Image via WikipediaToday's Gulf News, weighing in at a record low 400g incidentally, carries remarkable exercise in hypocrisy.
The newspaper's front page is a clarion call and exhortation to us all to save our planet. This comes from a consortium of 56 newspapers in 45 countries, all of whom have made the same mistake of assuming that we are paying them to nag us rather than provide us with the news, analysis and context that we are told we can expect from our newspapers.
Rather than run this extraordinary editorial on a wrap-around (for instance, seeking sponsorship to offset the additional cost), Gulf News has instead decided to sacrifice the front page entirely, leaving us with today's lead story being the page 3 report on the UAE's prevalence of childhood tooth decay.
Perhaps I am being far too critical and grumpy, but the exhortation to save the planet sat oddly with me, coming as it does from a medium comprised of dead trees. In fact, even today's slimmed down Gulf News consumed something like 46,000 kilos of paper if we are to apply the paper's 2008 BPA audited circulation of 115,000 copies. That's knocking on 17 thousand tonnes of paper per year - and at GN's 2008 weight of 1.2 kilos, we'd have been looking at a whopping 50 tonnes of paper, not including all those fascinating supplements on air conditioning, Malta and Peridontal Marmoset Splicing that brighten up GN's readers' lives.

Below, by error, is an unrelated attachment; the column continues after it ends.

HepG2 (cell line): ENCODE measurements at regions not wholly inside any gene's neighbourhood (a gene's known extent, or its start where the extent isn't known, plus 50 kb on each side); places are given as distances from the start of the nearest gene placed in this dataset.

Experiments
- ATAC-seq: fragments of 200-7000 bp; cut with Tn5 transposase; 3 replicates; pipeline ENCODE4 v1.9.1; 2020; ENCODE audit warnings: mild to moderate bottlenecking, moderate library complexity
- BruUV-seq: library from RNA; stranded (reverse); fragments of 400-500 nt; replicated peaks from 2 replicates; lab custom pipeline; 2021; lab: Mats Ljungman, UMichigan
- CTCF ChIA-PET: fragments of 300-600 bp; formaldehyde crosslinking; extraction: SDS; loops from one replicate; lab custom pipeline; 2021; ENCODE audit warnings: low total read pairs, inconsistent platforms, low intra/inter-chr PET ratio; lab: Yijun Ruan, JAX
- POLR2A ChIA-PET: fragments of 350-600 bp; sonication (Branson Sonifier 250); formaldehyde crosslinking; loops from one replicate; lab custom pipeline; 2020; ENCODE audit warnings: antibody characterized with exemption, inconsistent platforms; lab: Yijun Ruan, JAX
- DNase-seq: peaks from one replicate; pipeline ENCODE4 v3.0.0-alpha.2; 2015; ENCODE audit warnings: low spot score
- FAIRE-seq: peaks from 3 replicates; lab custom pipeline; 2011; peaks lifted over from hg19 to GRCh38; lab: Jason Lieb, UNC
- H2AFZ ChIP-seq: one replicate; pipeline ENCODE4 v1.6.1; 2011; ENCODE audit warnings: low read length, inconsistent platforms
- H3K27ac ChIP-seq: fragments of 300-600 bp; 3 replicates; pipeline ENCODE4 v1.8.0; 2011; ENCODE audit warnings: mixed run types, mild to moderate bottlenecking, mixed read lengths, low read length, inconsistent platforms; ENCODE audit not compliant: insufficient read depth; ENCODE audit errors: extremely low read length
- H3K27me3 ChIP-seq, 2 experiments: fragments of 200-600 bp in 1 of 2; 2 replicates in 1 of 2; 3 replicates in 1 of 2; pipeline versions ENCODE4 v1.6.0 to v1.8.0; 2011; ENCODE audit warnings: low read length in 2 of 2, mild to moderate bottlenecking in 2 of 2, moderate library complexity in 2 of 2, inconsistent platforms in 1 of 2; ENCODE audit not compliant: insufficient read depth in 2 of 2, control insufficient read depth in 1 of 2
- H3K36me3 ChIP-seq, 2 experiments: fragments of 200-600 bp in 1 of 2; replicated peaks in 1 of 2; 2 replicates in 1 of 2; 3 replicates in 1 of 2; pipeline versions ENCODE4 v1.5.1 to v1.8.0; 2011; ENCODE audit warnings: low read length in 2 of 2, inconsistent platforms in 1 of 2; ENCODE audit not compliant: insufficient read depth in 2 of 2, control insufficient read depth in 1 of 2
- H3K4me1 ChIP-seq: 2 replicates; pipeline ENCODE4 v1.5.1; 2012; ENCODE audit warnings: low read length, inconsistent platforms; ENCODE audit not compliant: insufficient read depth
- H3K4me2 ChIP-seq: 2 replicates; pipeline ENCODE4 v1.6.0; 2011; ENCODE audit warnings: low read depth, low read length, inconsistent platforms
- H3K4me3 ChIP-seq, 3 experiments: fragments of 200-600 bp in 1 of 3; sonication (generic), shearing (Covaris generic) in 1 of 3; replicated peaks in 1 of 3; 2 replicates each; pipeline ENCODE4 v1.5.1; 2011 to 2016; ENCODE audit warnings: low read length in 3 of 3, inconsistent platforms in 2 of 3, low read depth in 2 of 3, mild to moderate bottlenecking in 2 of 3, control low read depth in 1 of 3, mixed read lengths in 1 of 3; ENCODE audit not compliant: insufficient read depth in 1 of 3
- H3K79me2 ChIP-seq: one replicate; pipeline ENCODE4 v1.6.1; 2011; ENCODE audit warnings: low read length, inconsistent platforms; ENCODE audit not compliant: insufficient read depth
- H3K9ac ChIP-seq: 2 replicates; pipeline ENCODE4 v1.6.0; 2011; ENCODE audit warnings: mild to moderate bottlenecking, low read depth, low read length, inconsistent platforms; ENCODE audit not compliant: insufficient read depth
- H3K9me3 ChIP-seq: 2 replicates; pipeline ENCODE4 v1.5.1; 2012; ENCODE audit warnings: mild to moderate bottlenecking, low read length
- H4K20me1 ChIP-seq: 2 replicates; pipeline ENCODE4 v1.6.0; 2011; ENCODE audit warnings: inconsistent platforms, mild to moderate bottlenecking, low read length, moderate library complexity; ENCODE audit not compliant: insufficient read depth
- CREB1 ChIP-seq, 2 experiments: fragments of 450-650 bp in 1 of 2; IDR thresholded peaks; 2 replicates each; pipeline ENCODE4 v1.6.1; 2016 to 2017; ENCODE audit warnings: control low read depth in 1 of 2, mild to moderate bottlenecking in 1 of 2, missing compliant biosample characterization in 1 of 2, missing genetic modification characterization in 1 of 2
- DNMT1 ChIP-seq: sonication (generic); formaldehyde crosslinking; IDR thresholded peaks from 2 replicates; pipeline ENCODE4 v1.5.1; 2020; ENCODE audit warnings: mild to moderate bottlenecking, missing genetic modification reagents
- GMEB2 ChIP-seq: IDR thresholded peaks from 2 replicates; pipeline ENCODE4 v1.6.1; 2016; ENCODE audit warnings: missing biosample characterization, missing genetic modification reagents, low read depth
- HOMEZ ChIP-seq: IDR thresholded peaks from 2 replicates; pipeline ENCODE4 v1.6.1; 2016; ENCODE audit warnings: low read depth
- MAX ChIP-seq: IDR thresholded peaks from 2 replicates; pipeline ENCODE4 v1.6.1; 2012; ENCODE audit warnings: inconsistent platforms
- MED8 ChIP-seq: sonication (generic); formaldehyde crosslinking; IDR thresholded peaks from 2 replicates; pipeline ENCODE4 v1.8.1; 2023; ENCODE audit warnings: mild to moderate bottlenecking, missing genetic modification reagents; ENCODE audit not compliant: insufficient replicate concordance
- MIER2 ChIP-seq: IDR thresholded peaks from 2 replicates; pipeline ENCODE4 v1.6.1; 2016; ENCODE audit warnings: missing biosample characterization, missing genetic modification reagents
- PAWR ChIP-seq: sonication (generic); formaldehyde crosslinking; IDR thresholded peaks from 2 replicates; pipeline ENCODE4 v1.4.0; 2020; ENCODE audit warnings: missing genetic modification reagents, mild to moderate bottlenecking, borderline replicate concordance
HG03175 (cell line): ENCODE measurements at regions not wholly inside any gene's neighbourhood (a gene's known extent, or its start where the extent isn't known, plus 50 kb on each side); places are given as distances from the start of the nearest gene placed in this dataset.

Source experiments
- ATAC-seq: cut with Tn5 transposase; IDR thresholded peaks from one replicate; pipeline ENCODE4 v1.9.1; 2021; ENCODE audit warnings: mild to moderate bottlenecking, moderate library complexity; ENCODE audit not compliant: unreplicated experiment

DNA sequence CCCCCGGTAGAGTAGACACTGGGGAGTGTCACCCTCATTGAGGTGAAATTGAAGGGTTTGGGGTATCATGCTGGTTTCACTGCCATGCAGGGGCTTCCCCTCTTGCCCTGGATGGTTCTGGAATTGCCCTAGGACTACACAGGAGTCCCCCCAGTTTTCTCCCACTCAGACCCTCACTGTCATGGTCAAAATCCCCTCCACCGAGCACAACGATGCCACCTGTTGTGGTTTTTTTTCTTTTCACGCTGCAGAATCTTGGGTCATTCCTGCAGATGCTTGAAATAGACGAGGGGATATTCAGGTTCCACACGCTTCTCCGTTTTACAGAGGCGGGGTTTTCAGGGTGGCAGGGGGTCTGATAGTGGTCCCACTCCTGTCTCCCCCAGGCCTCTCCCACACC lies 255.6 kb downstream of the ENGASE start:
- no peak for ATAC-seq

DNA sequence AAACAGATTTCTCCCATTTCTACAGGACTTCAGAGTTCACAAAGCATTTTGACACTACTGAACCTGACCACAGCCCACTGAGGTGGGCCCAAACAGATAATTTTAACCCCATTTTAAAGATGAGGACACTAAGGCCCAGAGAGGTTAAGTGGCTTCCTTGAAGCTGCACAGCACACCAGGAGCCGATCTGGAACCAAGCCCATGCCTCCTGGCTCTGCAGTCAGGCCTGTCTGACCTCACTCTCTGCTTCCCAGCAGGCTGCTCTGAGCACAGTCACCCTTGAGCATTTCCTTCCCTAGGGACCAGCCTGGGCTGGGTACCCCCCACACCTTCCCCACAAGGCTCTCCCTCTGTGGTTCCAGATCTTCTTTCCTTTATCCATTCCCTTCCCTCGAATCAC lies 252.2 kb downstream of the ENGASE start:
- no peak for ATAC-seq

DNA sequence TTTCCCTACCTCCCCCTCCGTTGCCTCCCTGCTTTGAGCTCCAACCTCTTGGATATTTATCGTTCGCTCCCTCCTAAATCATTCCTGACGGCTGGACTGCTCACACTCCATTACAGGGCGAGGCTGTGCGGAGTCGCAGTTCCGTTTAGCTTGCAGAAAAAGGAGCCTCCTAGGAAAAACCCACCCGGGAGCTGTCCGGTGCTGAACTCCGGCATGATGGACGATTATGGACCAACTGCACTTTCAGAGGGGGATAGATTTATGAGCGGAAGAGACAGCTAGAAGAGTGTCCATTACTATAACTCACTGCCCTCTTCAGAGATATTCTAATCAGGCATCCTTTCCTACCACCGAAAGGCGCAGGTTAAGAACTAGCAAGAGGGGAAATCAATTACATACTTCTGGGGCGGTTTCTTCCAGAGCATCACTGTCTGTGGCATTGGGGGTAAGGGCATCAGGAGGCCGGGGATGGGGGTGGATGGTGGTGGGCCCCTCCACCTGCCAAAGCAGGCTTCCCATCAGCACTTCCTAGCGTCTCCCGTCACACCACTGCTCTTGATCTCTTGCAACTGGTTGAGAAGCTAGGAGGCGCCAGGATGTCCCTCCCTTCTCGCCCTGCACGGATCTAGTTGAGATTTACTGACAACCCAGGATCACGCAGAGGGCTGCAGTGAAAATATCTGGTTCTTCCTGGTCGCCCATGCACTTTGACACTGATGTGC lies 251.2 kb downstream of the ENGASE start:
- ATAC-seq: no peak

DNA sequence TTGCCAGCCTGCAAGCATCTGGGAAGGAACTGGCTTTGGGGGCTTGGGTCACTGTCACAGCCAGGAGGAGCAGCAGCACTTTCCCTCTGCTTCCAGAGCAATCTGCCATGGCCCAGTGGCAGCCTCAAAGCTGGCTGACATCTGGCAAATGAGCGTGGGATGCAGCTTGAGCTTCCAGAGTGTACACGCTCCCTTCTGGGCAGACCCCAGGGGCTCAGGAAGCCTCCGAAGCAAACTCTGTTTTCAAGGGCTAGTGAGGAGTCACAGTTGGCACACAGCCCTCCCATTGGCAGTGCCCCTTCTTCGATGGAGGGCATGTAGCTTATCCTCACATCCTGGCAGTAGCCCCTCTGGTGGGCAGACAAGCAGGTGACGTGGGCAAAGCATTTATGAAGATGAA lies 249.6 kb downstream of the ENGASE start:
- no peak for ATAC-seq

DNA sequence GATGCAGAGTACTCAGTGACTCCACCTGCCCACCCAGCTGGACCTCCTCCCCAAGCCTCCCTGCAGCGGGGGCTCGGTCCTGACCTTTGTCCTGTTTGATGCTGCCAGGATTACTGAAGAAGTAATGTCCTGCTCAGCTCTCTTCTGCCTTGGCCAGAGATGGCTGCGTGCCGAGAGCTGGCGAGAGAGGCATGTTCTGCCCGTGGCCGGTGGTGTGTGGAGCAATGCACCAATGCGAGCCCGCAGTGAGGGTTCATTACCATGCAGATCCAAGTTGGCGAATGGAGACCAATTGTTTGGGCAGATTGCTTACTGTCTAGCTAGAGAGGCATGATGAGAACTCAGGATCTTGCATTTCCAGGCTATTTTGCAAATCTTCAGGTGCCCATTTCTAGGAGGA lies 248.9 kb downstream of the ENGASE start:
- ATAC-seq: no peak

If all of the newspapers in the global 'we're running an editorial that calls on our leaders to be more green' group have the same pagination and run as GN (and many, incidentally, have a significantly higher pagination and run), their daily collective impact on the planet is the consumption of over two million kilos of paper - a commodity that is made out of dead trees.
If Gulf News had offset its carbon, I'd be more willing to bear with the self-righteous finger-wagging. If it had made any contribution whatsoever to research or 'green' charities , I'd be inclined to admiration (and no, I don't consider a one-off stunt of circulating printed jute bags to subscribers as being significant or even terribly helpful). If it had made a commitment to recycled paper, soy-based inks or other 'green' technologies, I'd be more willing to listen - although I have to note the editorial actually contains very little original or even interesting content that advances the debate it professes to contribute to.
But no, none of the above apply. Gulf News has instead contented itself with taking away a lump of the news that I have paid for and substituting it with a rambling piece of poorly hashed together pompousness that truly beggars belief.
Printed. On. Dead. Trees.